This blog post provides a preview of the feature and shows some nice performance improvements. It also explains the COLLECT-related optimizer parts and how the optimizer will decide whether to use the new or the traditional implementation.


Posted in Performance, Query Language | 7 Comments

Creating Multi-Game Highscore Lists

I just came across a question about how to create highscore lists or leaderboards in ArangoDB, and how they would work when compared to Redis sorted sets.

This blog post tries to give an answer on the topic and also detailed instructions and queries for setting up highscore lists with ArangoDB. The additional section “Extensions” explains slightly more advanced highscore list use cases like multi-game highscore lists, joining data and maintaining a “last updated” date.

Posted in API, Documentation, Query Language | 3 Comments

Analyzing Git commits with ArangoDB

I often find myself searching for certain commits using git log and friends. While I really love the power and flexibility that come with the git and other Unix command-line tools, sometimes it can be more convenient to use a database to filter and aggregate commit data.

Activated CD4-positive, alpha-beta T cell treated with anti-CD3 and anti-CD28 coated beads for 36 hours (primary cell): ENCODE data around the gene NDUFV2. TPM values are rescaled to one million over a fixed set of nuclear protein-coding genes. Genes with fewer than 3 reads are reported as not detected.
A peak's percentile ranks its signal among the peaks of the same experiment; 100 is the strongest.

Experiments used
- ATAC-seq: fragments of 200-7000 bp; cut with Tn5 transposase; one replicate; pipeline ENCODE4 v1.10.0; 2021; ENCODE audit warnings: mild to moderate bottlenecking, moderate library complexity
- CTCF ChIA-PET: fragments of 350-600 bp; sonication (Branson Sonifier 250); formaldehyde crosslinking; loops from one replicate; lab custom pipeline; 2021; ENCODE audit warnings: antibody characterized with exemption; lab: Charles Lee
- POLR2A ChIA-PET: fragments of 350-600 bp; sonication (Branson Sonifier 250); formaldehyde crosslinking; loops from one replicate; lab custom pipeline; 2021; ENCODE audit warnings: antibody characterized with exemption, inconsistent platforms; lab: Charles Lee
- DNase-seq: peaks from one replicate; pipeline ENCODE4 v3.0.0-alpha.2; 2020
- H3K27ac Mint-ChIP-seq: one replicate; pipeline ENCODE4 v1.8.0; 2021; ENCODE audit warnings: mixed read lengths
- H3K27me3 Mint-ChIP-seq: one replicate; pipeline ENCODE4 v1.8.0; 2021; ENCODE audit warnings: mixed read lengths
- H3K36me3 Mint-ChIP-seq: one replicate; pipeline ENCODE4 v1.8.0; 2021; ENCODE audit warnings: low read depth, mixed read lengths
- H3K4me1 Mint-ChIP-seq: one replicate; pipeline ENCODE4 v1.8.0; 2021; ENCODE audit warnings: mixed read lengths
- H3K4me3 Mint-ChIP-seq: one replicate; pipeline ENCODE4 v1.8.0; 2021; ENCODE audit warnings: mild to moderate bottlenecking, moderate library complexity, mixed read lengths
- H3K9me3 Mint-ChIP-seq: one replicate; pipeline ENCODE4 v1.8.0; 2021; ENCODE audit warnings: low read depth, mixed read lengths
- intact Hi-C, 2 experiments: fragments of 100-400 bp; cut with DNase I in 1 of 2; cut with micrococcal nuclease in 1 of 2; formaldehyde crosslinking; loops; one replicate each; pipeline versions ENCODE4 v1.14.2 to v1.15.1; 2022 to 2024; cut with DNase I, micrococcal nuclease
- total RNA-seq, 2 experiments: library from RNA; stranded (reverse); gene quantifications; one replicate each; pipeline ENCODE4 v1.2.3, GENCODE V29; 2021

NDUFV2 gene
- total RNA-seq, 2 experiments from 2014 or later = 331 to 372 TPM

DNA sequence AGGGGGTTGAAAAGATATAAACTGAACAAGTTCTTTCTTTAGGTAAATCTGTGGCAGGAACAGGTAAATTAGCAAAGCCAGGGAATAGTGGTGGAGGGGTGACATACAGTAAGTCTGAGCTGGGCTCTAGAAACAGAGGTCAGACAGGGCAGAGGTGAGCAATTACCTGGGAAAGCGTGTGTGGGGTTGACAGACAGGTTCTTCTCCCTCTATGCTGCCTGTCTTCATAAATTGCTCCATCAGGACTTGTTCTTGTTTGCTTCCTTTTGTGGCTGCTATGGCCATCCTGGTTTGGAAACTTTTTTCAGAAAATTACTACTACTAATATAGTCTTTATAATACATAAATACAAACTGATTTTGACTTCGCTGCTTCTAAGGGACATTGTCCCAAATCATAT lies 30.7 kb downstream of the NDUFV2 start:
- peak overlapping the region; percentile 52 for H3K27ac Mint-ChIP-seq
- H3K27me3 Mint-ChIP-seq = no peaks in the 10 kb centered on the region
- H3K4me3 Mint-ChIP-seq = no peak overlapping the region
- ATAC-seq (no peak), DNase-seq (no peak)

I gave it a quick try yesterday and imported the commit history of ArangoDB’s Git repository into ArangoDB and ran some queries on the data.

While the query results for our repository may not be interesting for everyone, I think it is still worth sharing what I did. Even though I didn’t try it, I think the overall procedure is applicable with any other Git repository.

More queries and how to convert and import Git commits in ArangoDB: Read on in Jan’s Blog

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AQL Improvements in 2.5

Contained in 2.5 are some small but useful AQL language improvements plus several AQL optimizer improvements.

We are working on further AQL improvements for 2.5, but work is still ongoing. This post summarizes the improvements that are already completed and will be shipped with the initial ArangoDB 2.5 release.


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YAOR – Yet Another Optimizer Rule

In the upcoming ArangoDB 2.5 (current devel branch) a new optimizer rule move-calculations-down was added. Jan showcases in his latest blog post how queries with calculations could benefit from this new optimiser rule.

Read in Jan’s blog how this rule could accelerate your queries

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ArangoDB Query Builder

The most powerful way to query your data in ArangoDB is by using ArangoDB’s own query language, AQL. In the past using AQL in your JavaScript code sadly would often require writing long, unwieldy strings. This made writing complex queries difficult and could often lead to subtle syntax errors or mistakes.

The ArangoDB Query Builder (AQB) is a JavaScript node packaged module that provides a fluid API for writing AQL queries in plain JavaScript. And if you’re using ArangoDB 2.3, the aqb module is already available to your Foxx applications. (more…)